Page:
A Data Driven Approach to the Development and Evaluation of Acoustic Electric Vehicle Alerting Systems for Vision Impaired Pedestrians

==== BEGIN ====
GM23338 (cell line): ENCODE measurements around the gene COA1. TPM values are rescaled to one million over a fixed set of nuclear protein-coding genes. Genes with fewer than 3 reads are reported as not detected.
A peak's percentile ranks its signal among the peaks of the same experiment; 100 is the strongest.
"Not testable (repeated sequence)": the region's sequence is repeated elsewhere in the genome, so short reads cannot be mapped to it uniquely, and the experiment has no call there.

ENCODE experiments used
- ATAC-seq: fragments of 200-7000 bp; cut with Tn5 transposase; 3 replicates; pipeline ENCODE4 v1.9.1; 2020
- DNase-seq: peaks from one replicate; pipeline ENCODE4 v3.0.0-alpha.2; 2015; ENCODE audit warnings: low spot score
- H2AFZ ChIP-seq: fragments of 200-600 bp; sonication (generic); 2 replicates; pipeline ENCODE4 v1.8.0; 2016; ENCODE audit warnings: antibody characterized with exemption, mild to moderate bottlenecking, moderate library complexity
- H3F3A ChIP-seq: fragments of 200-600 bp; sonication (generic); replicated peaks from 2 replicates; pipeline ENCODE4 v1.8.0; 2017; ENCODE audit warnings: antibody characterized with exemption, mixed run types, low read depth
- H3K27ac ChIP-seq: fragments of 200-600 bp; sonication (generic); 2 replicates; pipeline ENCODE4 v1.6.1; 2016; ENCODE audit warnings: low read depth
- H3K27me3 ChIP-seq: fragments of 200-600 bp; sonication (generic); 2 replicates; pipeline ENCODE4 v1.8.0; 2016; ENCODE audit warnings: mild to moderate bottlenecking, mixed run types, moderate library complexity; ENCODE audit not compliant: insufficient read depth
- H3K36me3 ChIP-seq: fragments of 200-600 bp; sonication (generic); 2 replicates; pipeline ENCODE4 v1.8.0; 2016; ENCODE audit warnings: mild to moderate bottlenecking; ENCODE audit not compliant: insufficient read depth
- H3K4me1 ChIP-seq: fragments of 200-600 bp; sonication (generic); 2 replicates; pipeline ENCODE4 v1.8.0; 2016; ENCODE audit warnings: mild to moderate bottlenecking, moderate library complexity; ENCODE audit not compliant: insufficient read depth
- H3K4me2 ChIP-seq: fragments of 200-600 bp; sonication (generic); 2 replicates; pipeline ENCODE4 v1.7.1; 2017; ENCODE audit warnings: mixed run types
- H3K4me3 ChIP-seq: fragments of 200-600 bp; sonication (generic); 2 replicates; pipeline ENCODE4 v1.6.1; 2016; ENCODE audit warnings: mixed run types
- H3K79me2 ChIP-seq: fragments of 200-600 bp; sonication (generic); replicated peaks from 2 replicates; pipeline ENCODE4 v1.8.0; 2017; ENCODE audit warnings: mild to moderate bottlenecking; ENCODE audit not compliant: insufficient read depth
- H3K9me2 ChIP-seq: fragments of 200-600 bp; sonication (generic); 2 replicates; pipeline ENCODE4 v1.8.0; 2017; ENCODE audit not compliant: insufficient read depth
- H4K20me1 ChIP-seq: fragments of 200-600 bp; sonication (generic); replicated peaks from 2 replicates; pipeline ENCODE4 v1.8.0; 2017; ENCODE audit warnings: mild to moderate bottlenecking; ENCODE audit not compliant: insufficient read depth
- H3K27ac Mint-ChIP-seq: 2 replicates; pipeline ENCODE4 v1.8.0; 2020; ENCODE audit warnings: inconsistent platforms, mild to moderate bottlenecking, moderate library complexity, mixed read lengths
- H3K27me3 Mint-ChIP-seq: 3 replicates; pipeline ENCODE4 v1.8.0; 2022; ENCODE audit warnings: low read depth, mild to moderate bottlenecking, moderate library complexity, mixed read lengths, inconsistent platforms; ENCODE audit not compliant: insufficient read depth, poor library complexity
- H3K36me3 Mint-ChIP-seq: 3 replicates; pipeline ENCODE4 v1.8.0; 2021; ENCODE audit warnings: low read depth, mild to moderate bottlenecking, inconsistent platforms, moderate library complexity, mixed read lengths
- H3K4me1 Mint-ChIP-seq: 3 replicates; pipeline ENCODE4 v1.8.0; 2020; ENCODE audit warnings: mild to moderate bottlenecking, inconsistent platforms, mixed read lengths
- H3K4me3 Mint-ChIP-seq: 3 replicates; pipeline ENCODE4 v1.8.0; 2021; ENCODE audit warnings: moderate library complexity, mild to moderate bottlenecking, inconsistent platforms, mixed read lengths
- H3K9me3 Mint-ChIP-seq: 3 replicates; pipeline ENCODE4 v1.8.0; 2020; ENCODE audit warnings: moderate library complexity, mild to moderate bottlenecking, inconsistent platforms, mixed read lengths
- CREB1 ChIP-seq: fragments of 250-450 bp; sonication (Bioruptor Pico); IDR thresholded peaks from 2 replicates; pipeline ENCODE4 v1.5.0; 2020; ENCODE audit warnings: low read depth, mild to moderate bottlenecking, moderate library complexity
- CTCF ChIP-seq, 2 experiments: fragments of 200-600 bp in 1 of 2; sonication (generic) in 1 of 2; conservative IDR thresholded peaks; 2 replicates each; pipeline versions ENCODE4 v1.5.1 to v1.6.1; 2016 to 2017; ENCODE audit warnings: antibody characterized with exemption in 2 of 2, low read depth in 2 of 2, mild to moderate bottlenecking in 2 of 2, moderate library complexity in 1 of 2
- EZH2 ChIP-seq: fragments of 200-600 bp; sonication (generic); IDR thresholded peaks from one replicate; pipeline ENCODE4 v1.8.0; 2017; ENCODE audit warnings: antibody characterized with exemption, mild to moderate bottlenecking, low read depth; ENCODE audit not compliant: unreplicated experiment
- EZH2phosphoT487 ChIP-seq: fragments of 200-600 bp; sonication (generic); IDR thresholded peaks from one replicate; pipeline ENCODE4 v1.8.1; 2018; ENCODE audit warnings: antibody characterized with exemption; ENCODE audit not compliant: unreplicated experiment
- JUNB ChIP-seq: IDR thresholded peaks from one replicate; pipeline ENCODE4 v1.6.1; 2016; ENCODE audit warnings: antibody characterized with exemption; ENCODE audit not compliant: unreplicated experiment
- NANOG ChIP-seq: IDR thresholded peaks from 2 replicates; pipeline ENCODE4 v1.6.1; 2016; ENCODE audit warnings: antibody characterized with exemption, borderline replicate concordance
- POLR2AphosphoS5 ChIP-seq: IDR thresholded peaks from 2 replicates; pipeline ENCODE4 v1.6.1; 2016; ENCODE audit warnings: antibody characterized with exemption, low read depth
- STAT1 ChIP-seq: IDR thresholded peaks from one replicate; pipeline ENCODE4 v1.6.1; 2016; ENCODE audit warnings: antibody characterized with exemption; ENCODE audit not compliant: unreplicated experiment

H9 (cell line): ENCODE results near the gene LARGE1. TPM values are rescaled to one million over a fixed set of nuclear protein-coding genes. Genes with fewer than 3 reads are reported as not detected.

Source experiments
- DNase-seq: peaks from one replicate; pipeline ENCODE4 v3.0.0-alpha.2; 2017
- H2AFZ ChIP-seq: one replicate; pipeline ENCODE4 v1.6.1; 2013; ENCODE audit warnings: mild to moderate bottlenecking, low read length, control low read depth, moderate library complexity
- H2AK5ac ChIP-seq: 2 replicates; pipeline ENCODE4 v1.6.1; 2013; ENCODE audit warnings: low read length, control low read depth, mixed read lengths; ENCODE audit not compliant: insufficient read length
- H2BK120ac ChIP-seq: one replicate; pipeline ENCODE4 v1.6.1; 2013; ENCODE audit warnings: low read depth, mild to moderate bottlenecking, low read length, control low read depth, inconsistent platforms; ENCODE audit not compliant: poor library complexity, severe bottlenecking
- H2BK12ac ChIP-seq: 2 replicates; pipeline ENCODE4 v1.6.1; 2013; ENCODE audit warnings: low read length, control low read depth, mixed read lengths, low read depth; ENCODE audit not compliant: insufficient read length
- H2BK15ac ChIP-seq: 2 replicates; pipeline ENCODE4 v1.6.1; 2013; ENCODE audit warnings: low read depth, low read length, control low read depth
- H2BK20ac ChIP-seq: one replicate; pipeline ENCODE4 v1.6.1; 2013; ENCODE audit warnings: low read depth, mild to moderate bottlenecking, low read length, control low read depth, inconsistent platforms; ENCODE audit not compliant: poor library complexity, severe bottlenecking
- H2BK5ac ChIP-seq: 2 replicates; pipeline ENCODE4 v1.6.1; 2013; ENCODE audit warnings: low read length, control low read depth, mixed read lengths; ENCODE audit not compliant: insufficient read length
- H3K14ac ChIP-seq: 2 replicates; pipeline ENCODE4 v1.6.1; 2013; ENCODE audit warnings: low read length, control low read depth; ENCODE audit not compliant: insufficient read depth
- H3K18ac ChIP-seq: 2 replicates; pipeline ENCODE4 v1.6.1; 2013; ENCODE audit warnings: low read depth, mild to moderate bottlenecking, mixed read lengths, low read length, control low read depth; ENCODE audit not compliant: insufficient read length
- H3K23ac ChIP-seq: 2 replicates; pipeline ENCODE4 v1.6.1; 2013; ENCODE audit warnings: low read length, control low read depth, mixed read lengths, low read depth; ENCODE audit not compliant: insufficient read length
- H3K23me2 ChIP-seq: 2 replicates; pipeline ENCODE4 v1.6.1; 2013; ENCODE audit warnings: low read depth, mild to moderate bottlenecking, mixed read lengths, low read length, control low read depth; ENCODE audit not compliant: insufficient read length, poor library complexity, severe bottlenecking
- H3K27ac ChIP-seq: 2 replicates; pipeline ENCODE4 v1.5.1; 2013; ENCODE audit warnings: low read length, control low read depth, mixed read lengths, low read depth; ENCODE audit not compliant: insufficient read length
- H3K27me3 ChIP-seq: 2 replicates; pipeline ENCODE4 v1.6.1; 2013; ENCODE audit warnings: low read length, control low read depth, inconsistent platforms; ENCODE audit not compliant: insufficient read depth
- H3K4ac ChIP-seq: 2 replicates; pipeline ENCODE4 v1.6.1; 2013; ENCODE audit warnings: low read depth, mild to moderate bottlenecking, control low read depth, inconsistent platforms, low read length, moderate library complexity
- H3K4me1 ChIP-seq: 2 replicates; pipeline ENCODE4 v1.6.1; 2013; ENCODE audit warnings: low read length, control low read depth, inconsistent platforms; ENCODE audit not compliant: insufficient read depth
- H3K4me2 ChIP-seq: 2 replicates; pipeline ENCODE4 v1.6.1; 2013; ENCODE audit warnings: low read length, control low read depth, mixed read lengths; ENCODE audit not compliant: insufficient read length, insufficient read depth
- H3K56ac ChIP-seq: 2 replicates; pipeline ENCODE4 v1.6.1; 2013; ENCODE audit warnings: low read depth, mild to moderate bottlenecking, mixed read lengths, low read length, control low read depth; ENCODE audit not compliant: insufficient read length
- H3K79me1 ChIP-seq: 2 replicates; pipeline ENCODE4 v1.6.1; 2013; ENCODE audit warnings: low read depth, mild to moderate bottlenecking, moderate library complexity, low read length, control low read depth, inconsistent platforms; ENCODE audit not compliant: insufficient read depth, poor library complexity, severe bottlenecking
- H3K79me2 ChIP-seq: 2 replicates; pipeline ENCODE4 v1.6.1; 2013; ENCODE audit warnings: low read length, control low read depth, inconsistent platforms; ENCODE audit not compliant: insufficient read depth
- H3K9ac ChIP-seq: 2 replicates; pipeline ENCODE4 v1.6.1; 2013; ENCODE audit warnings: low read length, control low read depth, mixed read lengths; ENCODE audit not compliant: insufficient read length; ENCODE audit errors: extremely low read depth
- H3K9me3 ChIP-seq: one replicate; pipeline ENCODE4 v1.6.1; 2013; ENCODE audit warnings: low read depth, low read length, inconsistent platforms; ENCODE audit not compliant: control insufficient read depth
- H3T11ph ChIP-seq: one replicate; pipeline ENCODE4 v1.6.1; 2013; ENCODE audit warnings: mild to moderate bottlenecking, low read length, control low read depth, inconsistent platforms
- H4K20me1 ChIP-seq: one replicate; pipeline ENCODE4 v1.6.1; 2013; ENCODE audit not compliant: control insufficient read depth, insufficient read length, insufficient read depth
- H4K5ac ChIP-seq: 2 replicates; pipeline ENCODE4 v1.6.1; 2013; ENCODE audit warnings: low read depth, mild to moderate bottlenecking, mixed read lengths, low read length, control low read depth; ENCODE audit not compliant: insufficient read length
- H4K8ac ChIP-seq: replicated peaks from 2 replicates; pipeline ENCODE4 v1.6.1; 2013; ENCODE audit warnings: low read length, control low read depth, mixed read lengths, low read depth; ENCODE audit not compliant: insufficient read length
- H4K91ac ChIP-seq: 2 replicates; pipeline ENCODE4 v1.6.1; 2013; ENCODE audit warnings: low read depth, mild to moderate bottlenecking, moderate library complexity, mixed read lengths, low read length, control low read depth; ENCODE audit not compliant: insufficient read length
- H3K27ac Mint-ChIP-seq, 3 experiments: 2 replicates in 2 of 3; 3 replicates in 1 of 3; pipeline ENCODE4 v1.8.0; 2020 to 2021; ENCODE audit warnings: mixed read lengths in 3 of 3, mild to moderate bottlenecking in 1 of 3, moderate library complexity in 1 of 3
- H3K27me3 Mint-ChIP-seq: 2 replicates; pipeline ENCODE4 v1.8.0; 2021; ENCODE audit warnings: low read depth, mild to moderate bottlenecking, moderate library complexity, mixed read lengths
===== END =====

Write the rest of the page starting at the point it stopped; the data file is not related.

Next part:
The number of electric vehicles on the road increases exponentially every year. Due to the quieter nature of these vehicles when operating at low speeds, there is significant concern that pedestrians and bicyclists will be at increased risk of vehicle collisions. This research explores the detectability of six electric vehicle acoustic additive sounds produced by two sound dispersion techniques: (1) using the factory approach versus (2) an exciter transducer-based system. Detectability was initially measured using on-road participant tests and was then replicated in a high-fidelity immersive reality lab. Results were analyzed through both mean detection distances and pedestrian probability of detection. This research aims to verify the lab environment in order to allow for a broader range of potential test scenarios, more repeatable tests, and faster test sessions. Along with pedestrian drive-by tests, supplemental experiments were conducted to evaluate stationary vehicle acoustics, 10 and 20 km/h drive by acoustics, and interior acoustics of each additive sound.